Tomato flavor improvement

Discussion in 'Chemistry' started by timojin, Feb 1, 2017.

  1. timojin Valued Senior Member

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    2,551
    Do you like the taste of tomato ?
    http://cen.acs.org/articles/95/i5/f...Member&utm_medium=Newsletter&utm_campaign=CEN
    Researchers sequence the genes of hundreds of tomato varieties to construct a road map back to desirable flavor
    By Sarah Everts
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    A selection of the tomatoes that scientists sequenced to identify genes that make appealing molecules, including geranylacetone and β-ionone.
    Credit: Harry Klee
    Folks who are familiar with the delicious flavor and texture of a freshly picked, vine-ripened tomato often feel betrayed by the hard, bland, red orbs sold in many supermarket produce aisles.

    But a tomato flavor revival may be in store thanks to a group of researchers led by the University of Florida’s Harry Klee. The scientists sequenced the genome of 398 wild, heirloom, and supermarket tomato varieties. With the help of human taste panelists, they then identified the 28 most pleasurable tomato flavor and odor chemicals, including leafy geranylacetone, floral β-ionone, and citrusy 6-methyl-5-hepten-2-one. Most supermarket tomatoes have much lower levels of 13 of these appealing molecules than heirloom varieties have, Klee says (Science 2017, DOI: 10.1126/science.aal1556).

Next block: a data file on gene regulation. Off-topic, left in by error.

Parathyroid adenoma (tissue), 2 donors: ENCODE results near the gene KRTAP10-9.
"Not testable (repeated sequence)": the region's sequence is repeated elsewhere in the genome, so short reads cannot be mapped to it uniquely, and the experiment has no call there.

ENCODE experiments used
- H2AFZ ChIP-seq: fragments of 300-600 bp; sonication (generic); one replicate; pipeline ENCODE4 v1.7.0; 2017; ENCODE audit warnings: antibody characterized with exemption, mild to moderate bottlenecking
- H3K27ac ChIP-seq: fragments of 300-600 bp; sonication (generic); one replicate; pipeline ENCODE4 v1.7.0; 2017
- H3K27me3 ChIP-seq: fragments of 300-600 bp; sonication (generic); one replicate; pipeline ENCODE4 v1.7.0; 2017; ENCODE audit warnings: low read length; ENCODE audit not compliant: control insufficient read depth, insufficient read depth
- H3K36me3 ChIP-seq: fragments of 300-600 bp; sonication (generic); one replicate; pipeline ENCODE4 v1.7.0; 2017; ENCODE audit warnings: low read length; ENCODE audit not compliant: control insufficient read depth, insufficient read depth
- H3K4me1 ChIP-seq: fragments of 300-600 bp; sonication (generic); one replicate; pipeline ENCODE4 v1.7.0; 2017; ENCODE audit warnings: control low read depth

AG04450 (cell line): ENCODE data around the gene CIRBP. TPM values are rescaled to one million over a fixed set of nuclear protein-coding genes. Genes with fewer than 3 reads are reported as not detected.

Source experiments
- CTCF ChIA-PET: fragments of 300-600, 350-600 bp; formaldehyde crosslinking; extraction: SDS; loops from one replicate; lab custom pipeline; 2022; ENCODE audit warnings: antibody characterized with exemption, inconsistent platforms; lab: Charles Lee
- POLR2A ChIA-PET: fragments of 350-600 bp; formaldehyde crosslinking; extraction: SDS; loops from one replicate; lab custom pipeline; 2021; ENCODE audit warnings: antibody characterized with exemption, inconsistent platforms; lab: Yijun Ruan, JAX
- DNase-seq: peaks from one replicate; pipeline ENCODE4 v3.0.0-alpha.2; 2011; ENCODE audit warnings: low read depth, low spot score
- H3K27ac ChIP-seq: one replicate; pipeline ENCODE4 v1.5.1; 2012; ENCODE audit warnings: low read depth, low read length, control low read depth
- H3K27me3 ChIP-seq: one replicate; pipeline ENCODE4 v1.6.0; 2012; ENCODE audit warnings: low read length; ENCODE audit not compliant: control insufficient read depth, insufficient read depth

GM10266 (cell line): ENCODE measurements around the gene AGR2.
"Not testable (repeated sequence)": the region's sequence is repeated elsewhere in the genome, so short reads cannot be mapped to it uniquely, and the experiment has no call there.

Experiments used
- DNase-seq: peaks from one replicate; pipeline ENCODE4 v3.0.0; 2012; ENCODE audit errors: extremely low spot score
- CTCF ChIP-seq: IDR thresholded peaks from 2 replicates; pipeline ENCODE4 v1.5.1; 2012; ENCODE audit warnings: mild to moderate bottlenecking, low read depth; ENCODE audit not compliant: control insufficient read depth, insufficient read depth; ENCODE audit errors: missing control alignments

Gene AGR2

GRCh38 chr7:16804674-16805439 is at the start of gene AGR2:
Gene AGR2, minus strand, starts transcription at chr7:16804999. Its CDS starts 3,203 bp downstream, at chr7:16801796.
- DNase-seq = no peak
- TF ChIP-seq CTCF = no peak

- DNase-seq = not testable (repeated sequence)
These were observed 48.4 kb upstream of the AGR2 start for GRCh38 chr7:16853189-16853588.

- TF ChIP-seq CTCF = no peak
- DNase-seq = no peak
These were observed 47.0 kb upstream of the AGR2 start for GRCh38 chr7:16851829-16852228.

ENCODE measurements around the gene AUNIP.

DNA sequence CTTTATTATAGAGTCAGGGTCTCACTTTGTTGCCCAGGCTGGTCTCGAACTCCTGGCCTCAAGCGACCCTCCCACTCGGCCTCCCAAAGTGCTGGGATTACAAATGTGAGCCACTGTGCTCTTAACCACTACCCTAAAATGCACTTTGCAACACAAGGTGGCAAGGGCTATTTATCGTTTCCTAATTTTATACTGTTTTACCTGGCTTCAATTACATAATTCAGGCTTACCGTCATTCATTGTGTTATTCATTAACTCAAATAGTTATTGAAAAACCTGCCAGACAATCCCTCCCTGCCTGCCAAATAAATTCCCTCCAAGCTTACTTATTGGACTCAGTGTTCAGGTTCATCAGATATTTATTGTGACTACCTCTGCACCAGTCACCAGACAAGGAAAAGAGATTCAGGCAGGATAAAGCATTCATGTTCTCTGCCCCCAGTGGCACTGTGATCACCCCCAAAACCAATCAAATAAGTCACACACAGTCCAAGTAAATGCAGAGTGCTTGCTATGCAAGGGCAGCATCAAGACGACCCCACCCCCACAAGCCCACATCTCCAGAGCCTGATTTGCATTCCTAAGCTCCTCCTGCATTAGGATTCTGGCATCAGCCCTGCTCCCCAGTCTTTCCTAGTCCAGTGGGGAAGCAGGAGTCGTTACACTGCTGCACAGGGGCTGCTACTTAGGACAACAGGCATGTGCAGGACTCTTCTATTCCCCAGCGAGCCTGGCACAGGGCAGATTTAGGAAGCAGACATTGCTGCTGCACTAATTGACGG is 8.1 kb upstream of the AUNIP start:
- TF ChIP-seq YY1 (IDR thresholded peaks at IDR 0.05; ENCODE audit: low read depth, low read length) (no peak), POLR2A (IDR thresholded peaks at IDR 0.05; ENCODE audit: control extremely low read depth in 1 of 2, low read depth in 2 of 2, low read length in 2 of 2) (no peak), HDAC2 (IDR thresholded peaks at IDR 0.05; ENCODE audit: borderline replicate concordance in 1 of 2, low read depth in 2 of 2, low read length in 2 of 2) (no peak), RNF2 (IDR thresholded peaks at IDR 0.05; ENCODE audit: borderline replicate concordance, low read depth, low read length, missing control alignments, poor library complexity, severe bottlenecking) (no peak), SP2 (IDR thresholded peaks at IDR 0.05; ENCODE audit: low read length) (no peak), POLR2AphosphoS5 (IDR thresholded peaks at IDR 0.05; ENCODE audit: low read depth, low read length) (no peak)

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  3. karenmansker HSIRI Registered Senior Member

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    Timojin" Thank you for some REAL interesting science news that is not laden with political rhetoric!! You set the good example!!
     
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  5. exchemist Valued Senior Member

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    In fact there was a revival in tomatoes with taste in European supermarkets some years ago. I think the Dutch, who grow a lot in greenhouses with very little flavour, may have been the first to start it. We can now get several varieties of supermarket tomato with good aroma and flavour. I wish they would now turn their attention to peppers (capsicum), which are almost entirely flavourless in Northern Europe. Possibly some of the same chemistry may be involved. I gather they are both from the same broad family (Solanaceae, nightshades).
     
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